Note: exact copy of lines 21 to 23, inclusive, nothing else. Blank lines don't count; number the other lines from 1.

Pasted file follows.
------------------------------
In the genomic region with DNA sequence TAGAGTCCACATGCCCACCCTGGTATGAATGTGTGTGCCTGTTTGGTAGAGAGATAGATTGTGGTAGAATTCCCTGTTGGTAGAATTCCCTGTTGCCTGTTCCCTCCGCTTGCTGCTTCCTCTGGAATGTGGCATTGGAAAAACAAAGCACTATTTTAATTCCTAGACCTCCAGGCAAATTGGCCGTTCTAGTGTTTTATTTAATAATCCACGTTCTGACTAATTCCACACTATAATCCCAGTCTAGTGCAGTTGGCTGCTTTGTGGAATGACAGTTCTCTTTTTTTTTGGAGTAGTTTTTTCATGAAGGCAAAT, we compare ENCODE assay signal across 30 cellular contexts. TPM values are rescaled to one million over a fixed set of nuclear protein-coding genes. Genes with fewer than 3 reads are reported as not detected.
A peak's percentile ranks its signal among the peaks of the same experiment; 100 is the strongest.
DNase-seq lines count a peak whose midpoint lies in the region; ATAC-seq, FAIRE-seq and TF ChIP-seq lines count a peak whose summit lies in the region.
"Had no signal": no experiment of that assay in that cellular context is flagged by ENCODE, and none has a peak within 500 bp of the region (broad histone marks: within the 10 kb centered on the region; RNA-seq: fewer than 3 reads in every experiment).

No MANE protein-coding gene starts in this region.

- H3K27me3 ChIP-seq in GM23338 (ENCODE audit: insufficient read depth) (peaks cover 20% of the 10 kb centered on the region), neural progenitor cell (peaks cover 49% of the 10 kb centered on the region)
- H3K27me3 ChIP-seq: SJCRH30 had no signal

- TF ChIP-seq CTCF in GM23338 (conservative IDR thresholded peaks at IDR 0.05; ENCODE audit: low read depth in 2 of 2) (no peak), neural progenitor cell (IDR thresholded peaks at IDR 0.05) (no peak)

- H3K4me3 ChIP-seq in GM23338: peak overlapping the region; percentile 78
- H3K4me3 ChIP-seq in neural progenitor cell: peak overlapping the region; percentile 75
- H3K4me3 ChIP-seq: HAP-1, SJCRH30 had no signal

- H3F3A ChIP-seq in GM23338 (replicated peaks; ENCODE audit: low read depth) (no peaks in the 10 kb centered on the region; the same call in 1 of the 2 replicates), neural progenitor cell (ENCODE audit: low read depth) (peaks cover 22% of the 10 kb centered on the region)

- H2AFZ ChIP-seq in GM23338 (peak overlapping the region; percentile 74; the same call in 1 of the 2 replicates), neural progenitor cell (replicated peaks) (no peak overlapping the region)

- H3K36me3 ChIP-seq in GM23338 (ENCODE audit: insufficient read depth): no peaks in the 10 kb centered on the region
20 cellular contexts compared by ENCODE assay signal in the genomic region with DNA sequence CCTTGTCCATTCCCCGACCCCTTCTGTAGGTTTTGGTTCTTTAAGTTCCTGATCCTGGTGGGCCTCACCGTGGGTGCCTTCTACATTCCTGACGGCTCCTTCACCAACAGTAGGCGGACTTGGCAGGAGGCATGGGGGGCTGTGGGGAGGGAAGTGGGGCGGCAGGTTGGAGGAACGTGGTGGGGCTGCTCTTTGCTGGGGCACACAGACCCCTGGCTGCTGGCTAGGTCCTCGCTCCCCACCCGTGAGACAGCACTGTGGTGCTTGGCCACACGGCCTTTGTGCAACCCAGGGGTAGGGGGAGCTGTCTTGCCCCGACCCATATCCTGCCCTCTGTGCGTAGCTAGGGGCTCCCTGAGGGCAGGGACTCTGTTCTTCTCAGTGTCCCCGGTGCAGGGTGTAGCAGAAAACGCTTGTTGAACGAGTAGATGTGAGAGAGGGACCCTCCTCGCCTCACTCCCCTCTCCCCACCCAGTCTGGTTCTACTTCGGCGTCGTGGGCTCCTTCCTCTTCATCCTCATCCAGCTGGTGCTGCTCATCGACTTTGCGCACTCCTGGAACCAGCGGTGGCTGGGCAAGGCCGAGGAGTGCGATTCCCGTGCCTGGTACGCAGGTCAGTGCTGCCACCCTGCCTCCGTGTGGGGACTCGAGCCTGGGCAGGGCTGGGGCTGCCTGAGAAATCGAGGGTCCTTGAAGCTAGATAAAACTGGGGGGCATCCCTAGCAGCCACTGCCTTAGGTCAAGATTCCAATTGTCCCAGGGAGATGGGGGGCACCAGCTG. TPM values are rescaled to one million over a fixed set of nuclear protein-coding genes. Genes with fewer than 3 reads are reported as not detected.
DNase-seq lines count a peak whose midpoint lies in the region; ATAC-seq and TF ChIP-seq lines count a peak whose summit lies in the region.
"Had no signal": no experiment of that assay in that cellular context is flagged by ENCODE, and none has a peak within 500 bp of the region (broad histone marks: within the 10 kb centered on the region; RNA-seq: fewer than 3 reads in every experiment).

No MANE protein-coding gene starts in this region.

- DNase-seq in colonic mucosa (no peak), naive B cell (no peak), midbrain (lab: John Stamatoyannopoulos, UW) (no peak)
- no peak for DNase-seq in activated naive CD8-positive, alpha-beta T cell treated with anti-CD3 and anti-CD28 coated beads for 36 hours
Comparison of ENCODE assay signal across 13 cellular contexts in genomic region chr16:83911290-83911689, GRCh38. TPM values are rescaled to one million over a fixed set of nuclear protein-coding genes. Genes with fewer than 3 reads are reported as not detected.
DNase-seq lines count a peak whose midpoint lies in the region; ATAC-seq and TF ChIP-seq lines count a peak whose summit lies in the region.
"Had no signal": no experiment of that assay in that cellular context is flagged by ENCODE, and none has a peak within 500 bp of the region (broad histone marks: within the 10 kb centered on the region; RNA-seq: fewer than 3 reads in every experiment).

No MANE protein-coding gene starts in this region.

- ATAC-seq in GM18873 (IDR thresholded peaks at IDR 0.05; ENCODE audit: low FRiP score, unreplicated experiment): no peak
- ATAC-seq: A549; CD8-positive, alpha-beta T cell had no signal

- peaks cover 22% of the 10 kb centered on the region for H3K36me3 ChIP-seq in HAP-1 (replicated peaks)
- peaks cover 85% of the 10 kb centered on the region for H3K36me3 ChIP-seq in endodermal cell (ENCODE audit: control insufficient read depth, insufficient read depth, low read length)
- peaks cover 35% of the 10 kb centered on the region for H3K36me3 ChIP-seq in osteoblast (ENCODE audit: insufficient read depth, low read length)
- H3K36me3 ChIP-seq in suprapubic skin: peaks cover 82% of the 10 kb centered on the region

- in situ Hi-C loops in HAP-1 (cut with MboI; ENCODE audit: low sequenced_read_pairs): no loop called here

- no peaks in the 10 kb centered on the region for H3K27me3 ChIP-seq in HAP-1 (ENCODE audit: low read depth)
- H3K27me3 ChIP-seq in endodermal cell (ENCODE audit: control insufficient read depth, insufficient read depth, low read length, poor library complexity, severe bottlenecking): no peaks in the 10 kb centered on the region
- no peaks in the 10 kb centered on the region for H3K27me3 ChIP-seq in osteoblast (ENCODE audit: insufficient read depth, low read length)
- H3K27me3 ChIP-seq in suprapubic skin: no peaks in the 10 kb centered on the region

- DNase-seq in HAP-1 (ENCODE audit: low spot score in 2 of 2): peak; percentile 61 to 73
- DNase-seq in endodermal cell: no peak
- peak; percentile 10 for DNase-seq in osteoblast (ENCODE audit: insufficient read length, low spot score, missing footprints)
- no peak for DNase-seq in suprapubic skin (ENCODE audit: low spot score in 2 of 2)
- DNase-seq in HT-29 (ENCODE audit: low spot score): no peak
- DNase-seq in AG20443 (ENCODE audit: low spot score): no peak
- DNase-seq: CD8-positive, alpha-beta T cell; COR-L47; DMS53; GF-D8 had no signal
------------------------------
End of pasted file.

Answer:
Comparison of ENCODE assay signal across 13 cellular contexts in genomic region chr16:83911290-83911689, GRCh38. TPM values are rescaled to one million over a fixed set of nuclear protein-coding genes. Genes with fewer than 3 reads are reported as not detected.
DNase-seq lines count a peak whose midpoint lies in the region; ATAC-seq and TF ChIP-seq lines count a peak whose summit lies in the region.
"Had no signal": no experiment of that assay in that cellular context is flagged by ENCODE, and none has a peak within 500 bp of the region (broad histone marks: within the 10 kb centered on the region; RNA-seq: fewer than 3 reads in every experiment).